Determinations of specific antigen, specific antibody and hapten are exemplified below. These examples describe the invention in further detail, including the manner and process of making and using it, and set forth the best mode contemplated by the inventor for carrying out the invention.
The procedure of the invention for assaying antigen was performed using a test system in which human IgE was the target substance.
The test device was prepared by coating ninety-six well microtiter plates with human Clq. Specifically, 60 μl of a buffered saline solution of Clq (70 μg/ml in PBS) was placed in each well. The plates were covered and incubated overnight at 4° C. Controls were prepared by placing 60 of a 1.0% bovine serum albumin (BSA) solution (in PBS) into the wells, which were also covered and incubated overnight at 4° C. After incubation, the solutions were removed from the wells, which were then washed three times with PBS. In order prevent non-specific binding, each well was filled with 200 μl of 1.0% BSA (in PBS) and incubated for 2 hours at room temperature. After two hours, the BSA was removed and the wells were again washed three times with PBS. After washing, excess moisture was allowed to drain from the wells.
Human IgE labeled with I125 was prepared according to the iodogen method to a specific activity of 2.2×106 cpm/μg. Anti-human IgE in the form of an affinity- purified, lyophilized preparation (obtained from the National Institutes of Health) was diluted to a final concentration of 5 μg/ml (in PBS, containing 5μg/ml BSA. Varying amounts of the labeled IgE (*IgE) were allowed to interact with 250 ng quantities of the anti-IgE antibody and incubated for about two hours to allow formation of immune complexes to occur. After incubation, 50 μl of each immune complex sample was placed in the Clq-coated wells and the BSA-coated control wells. The wells were then covered and incubated for two hours at room temperature. After incubation, the wells were washed three times with PBS for removal of unbound immune complexes, and the individual wells were placed into counting tubes and counted for one minute each in a Nuclear Chicago gamma counter. Duplicate Clq-coated test wells and single BSA-coated control wells were run for each of the IgE amounts used.(Alternatively, immune complexes may be formed directly in Clq-coated microtiter wells and incubated for four hours.)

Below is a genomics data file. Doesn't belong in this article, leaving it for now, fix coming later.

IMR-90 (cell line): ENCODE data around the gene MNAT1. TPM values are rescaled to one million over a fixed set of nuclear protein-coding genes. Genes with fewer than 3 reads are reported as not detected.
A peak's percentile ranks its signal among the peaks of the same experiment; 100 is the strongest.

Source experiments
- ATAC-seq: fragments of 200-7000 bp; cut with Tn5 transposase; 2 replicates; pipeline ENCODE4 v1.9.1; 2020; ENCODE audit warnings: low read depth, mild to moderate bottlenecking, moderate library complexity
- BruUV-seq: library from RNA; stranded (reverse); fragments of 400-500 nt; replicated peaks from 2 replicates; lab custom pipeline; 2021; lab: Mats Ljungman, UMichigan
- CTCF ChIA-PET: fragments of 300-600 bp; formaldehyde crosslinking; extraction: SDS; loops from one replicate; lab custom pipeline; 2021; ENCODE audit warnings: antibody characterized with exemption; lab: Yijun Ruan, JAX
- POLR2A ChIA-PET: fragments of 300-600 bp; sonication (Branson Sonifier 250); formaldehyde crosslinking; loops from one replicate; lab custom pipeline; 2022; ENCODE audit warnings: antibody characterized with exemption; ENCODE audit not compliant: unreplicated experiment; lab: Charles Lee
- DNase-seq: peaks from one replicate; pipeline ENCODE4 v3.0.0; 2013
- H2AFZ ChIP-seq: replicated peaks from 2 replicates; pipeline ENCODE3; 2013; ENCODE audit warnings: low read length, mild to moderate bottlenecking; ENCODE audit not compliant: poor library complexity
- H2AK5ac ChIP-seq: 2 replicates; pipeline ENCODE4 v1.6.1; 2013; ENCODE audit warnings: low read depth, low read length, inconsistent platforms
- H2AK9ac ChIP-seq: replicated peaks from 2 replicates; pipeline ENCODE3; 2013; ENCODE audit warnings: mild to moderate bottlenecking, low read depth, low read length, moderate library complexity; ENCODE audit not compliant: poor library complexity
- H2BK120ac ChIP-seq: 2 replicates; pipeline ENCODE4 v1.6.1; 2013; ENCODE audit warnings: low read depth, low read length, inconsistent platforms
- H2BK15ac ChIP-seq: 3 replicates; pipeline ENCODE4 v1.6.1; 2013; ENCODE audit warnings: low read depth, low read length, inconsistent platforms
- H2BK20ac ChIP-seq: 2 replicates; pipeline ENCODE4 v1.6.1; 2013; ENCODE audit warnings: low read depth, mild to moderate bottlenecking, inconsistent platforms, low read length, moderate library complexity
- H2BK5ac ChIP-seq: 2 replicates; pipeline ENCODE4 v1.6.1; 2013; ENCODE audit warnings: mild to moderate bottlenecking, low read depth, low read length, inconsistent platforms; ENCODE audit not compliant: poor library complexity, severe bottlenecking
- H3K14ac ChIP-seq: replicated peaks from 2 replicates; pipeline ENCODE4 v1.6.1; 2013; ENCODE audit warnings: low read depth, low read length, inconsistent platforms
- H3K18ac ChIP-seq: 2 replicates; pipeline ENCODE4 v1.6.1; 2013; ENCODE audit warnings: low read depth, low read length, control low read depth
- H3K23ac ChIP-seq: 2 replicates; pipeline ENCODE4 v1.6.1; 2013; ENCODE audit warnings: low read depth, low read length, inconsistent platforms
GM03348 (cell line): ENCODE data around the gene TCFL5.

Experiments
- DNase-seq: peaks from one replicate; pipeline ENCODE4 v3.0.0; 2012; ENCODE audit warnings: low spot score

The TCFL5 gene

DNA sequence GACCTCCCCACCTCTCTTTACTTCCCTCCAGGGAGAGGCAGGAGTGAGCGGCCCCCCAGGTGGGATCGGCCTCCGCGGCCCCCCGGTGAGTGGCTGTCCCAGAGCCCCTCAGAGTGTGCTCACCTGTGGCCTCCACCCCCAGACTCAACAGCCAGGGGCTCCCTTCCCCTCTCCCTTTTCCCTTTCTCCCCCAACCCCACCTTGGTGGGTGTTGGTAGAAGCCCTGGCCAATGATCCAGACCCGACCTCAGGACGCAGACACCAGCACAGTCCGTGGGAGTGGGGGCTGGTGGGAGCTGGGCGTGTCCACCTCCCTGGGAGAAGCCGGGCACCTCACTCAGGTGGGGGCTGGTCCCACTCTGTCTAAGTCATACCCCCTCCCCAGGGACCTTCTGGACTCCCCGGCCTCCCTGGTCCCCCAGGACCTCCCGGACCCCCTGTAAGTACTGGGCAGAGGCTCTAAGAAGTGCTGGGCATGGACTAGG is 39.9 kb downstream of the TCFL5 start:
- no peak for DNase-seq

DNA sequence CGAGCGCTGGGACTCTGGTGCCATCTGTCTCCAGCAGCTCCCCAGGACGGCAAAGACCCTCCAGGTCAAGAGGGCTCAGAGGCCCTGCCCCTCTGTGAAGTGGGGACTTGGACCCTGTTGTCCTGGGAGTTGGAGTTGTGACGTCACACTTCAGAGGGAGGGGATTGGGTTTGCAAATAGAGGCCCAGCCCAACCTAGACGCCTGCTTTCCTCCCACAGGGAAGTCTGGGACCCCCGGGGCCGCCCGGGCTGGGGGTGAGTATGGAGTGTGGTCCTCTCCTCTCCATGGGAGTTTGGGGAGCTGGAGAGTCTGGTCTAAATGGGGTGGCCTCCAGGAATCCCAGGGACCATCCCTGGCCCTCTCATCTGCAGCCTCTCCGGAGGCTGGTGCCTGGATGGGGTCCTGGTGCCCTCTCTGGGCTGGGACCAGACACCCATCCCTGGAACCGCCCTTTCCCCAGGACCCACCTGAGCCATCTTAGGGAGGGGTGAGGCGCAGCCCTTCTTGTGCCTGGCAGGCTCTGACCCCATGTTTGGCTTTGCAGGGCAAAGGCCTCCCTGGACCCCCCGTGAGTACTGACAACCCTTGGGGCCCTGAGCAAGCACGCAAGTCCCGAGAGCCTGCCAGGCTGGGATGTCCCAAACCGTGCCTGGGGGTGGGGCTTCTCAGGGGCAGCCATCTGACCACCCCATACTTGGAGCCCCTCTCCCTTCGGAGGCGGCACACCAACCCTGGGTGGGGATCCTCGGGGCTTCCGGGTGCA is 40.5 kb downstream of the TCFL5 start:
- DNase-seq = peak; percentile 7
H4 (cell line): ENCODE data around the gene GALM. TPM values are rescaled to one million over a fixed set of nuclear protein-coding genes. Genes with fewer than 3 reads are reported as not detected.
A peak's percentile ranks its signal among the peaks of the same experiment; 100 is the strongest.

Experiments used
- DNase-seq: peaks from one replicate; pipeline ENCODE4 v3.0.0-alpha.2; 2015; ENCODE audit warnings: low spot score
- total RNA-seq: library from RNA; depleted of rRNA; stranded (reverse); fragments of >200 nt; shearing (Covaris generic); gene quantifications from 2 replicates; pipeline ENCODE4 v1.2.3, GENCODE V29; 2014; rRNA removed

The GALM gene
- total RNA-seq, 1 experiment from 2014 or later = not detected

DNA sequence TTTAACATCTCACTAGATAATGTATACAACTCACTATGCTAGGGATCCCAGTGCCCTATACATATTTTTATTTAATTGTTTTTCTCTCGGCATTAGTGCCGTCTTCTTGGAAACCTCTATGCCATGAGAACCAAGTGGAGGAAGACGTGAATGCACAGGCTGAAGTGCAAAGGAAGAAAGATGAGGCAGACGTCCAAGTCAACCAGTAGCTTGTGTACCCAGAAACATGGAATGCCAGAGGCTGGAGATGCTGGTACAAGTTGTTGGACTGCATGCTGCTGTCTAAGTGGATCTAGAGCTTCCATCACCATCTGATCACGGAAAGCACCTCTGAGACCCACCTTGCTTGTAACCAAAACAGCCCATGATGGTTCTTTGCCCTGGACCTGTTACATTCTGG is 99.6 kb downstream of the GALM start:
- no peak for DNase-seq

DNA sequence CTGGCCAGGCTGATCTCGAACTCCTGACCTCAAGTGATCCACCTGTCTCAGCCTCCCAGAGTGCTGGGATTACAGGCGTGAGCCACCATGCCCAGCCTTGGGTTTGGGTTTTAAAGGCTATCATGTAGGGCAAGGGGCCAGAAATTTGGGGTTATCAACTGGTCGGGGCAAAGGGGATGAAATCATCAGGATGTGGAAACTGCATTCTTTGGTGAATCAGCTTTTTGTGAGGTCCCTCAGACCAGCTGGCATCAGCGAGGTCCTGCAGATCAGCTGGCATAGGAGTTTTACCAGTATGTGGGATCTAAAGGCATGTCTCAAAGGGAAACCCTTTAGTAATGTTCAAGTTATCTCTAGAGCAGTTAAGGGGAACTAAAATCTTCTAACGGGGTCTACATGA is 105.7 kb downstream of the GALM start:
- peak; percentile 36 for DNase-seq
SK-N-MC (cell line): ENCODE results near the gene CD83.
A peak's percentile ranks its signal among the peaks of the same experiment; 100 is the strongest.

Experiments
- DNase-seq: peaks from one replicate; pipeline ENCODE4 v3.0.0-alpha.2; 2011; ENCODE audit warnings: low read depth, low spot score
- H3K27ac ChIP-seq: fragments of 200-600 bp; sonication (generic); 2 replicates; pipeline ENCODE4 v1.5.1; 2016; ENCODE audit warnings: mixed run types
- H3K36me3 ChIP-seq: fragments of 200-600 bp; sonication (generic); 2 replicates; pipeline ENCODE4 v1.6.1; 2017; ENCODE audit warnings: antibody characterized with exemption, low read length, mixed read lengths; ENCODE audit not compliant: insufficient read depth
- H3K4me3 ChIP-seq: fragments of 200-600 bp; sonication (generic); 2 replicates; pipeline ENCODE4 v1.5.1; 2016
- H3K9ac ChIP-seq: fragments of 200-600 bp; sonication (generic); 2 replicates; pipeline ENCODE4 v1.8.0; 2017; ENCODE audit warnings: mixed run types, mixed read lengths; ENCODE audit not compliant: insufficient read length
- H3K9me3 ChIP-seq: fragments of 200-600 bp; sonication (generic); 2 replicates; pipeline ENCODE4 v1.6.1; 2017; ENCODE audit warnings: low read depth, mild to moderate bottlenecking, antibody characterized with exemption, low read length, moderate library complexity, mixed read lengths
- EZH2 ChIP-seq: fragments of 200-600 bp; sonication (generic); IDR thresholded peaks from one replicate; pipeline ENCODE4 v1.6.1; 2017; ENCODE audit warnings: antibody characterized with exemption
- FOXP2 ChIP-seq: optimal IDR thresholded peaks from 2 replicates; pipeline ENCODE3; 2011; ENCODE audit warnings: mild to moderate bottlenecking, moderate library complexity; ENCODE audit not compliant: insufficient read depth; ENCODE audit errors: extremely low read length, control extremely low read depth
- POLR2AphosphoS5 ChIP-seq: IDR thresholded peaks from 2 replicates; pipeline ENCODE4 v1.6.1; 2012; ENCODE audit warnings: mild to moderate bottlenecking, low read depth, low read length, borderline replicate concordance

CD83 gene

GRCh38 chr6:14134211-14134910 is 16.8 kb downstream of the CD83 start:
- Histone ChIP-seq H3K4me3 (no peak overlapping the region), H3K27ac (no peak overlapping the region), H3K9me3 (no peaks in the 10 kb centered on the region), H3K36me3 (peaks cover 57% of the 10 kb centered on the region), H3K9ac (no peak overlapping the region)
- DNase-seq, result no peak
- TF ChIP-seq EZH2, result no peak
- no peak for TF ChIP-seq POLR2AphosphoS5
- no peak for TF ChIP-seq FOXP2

Total counts per minute (cpm) for each of the wells was determined by counting 10 μl of the immune complex samples and multiplying by five to obtain the cpm/50 μl of immune complex loaded into each well. The cpm determined for the BSA-coated control well was subtracted from the cpm determined for each duplicate Clq-coated well receiving the same amount of IgE, and the resulting cpm values were averaged. The data obtained are set forth in Table A below. The percentage of immune complex bound to the Clq-coated test well for each level of added IgE may be obtained by dividing the average (X) cpm determined by the cpm/50 μl of immune complex.
TABLE A______________________________________ cpm/50 μl .sup.--X cpm Test cpm Test cpm Control Immune Minusng*IgE Well Well Complex Control______________________________________0.5 1230 93 3462 1153 12621.0 1949 130 6016 1933 21772.0 3008 171 9694 2857 30473.0 4280 153 13468 3993 40115.0 6751 286 16338 5770 536010.0 12104 345 30605 11827 1224020.0 11895 715 35929 11753 1304050.0 25723 1366 82223 26680 3036880.0 18118 1665 134306 17564 20339100.0 20551 1234 178462 17757 19431150.0 8296 1167 254313 6428 6894______________________________________ The average cpm for the immune complexes bound to the test wells was plotted against the amount of *IgE added at each level and is graphically represented in FIG. 1.
FIG. 1 shows that as the equivalence ratio of anti-IgE antibody to IgE is reached increasing amounts of immune complex are bound to the Clq-coated wells. The maximum binding of immune complexes to Clq-coated wells occurs at the equivalence ratios of antibody and antigen. Immune complexes formed in antibody excess (left had side of curve in FIG. 1) and immune complexes formed in antigen excess (right hand side of curve in FIG. 1) bind decreasing amounts of immune complexes, with increasing distance from the equivalence point.
Experiments of this type were repeated several times with dilutions of the antibody and antigen mixtures. These experiments demonstrate that this system is sensitive at the 1 ng/ml range of antigen (IgE).
The ability of this system to detect unlabeled d antigen via competitive immunoassay was established by the following test.